Launching or joining a winter horticultural festival can have a big impact on footfall in public gardens, especially at a time of year when many outdoor attractions are closed. But what is the best way of achieving happy, if cold, visitors?
Founder of the Scottish Snowdrop Festival and chair of Discover Scottish Gardens Catherine Erskine, who is also manager of the Cambo Estate in Fife, had 170 snowdrop visitors in 2001 and this grew steadily over the next few years. But her garden saw a huge jump to 7,505 people when she established the snowdrop festival, getting the benefit of promotion by Visit Scotland.
"There's clearly a demand for us. It puts the garden on the map," she says. Now in its 11th year, the festival has 13 new properties this year and 50 in total, attracting more than 10,000 visitors between January and March, including coach tours from Germany and Holland.
Discover Scottish Gardens, a marketing network of gardens, plant nurseries and related businesses, grew directly out of the snowdrop festival and now promotes gardens all year round. Erskine says that in Scotland only three or four gardens used to open during the winter - mainly a handful of snowdrop openings for charity Scotland's Gardens. "Just for a few years it was difficult to encourage people," she adds. But she soon learnt: "Column inches are very easy to get for snowdrops. People could see there was an easy win."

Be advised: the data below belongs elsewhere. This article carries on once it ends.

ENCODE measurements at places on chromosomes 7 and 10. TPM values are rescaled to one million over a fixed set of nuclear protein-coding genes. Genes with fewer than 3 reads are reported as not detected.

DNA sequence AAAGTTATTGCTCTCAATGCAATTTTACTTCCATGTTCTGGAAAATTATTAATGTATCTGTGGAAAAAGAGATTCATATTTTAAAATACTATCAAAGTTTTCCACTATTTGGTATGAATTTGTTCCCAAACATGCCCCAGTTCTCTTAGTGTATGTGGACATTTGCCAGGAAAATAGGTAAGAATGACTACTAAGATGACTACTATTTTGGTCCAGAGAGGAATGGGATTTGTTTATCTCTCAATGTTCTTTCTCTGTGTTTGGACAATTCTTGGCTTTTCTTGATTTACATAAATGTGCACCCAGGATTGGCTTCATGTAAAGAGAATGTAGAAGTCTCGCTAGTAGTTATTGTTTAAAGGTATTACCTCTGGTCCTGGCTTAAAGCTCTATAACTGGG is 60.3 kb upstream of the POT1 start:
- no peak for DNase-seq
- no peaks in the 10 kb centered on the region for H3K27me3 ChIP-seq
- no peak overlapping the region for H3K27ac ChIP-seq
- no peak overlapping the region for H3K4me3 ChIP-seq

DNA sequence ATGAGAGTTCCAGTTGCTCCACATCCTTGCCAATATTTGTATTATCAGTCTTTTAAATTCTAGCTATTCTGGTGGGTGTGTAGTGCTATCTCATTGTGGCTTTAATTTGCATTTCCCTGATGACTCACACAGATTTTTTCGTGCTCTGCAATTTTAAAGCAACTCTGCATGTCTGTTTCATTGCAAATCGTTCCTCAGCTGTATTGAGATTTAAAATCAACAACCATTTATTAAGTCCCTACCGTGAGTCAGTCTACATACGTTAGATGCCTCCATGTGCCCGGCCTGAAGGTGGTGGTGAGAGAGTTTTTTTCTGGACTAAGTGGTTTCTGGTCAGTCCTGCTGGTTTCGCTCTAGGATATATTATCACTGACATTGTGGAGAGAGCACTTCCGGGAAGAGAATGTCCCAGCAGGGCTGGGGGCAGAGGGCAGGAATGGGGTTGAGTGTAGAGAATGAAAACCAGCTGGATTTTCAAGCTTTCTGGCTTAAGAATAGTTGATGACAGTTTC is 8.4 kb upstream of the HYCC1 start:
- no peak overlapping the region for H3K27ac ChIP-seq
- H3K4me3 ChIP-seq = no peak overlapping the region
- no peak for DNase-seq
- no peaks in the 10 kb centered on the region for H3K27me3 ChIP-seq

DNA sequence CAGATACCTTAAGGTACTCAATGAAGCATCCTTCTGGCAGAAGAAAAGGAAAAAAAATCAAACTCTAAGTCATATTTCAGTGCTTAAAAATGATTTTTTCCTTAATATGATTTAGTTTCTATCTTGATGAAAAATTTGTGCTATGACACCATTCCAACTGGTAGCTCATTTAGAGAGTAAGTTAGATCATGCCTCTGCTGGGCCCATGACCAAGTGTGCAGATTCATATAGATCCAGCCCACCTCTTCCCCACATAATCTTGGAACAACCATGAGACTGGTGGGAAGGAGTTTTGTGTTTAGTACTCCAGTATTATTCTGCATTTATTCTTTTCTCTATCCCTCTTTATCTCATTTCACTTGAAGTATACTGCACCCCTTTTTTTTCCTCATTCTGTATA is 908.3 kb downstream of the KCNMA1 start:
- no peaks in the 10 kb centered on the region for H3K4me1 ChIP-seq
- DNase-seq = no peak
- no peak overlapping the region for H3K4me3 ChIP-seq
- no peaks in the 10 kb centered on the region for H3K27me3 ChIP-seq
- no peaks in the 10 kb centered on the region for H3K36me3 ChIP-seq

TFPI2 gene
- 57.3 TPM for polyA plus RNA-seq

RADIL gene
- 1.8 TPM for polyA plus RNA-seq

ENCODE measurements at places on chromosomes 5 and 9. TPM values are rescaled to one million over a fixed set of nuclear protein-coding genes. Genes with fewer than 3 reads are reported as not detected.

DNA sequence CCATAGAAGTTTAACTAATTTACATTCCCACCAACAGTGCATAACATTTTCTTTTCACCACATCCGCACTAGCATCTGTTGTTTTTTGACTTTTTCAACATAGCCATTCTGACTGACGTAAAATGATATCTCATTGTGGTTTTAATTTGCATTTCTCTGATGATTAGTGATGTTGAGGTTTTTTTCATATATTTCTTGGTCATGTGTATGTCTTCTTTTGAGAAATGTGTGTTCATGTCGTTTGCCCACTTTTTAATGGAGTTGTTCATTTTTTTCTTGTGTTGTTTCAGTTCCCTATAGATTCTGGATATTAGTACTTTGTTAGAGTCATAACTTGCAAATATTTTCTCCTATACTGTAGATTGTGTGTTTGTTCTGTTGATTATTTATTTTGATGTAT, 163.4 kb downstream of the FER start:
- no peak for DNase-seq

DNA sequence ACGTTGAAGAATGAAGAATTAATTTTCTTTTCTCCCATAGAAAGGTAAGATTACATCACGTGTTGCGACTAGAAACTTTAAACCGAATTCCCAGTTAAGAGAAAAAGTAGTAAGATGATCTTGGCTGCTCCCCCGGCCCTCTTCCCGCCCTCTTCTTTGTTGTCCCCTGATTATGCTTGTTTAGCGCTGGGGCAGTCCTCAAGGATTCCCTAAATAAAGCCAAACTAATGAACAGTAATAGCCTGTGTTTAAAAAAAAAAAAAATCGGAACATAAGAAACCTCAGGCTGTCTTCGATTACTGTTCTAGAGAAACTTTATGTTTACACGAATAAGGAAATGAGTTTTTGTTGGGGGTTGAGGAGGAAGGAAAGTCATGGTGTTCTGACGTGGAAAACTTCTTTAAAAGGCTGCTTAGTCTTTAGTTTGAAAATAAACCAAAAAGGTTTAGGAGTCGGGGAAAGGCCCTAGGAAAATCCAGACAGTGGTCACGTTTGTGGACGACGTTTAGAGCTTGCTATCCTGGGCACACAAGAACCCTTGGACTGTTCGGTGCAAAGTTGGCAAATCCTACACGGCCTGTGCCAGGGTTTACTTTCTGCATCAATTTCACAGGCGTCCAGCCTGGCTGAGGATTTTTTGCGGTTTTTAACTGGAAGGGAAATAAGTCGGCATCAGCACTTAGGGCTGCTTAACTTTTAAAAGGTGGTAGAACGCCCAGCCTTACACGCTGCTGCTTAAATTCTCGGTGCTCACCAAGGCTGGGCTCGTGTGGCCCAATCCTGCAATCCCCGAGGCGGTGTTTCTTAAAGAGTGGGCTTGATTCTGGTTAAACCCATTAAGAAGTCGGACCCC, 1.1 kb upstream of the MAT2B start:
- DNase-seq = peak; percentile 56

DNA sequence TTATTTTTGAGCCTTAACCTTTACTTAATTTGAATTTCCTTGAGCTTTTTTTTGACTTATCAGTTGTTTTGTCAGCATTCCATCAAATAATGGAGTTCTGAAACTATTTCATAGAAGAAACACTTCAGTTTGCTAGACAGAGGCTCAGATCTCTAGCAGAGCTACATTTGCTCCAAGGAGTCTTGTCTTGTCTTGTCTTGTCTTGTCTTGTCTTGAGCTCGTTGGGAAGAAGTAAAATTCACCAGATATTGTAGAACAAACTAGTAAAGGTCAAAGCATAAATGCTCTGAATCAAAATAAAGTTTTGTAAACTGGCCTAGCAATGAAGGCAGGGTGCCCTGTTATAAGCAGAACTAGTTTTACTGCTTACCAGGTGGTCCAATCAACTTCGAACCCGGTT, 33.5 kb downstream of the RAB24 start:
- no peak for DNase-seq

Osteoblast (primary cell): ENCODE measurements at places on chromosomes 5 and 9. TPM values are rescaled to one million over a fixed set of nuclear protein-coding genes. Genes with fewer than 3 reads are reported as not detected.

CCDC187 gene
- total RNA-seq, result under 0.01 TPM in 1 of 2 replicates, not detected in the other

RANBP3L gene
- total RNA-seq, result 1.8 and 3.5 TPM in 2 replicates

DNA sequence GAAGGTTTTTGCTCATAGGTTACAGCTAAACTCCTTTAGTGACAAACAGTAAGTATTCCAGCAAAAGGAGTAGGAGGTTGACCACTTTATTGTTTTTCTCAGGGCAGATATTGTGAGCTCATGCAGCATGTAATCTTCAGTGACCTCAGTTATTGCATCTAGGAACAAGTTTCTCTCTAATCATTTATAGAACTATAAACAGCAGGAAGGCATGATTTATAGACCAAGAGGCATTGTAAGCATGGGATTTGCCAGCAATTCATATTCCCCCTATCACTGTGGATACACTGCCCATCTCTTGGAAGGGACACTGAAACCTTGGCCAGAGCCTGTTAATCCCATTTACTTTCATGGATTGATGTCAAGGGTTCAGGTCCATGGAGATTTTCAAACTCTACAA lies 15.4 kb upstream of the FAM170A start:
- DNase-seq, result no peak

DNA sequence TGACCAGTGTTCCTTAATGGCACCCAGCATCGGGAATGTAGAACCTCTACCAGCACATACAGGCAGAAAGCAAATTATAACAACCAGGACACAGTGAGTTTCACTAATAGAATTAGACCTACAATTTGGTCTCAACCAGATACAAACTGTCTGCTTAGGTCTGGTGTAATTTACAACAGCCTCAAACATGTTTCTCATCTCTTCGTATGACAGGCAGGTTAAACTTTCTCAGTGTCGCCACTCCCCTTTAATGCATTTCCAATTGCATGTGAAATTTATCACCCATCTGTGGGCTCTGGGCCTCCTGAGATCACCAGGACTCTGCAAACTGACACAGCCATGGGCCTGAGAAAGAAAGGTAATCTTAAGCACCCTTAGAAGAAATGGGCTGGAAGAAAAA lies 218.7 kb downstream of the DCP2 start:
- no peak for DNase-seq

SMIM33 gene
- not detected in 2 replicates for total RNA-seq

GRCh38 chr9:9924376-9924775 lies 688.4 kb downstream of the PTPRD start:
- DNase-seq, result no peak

National Gardens Service (NGS) chief executive George Plumptre agrees. The NGS doubled the number of its gardens opening at this time of year from around 40 to 50-90 last year when it launched its snowdrop festival. Bringing the various garden openings together to make a festival meant "the media side worked well", he says.
"Making a feature at a time when not much else is going on in the garden world makes you something that is easy to publicise - it gives it a bit of momentum." It helps if you give the media what they want, when they want it, he adds.
"Getting onto local radio is a great help. It's quite easy if we give them relevant, specific, timely information." He also advises building up a library of quality pictures for print and online media. "We have to be well organised and work a few months in advance at the back end of the previous years to get into magazines within a decent lead time.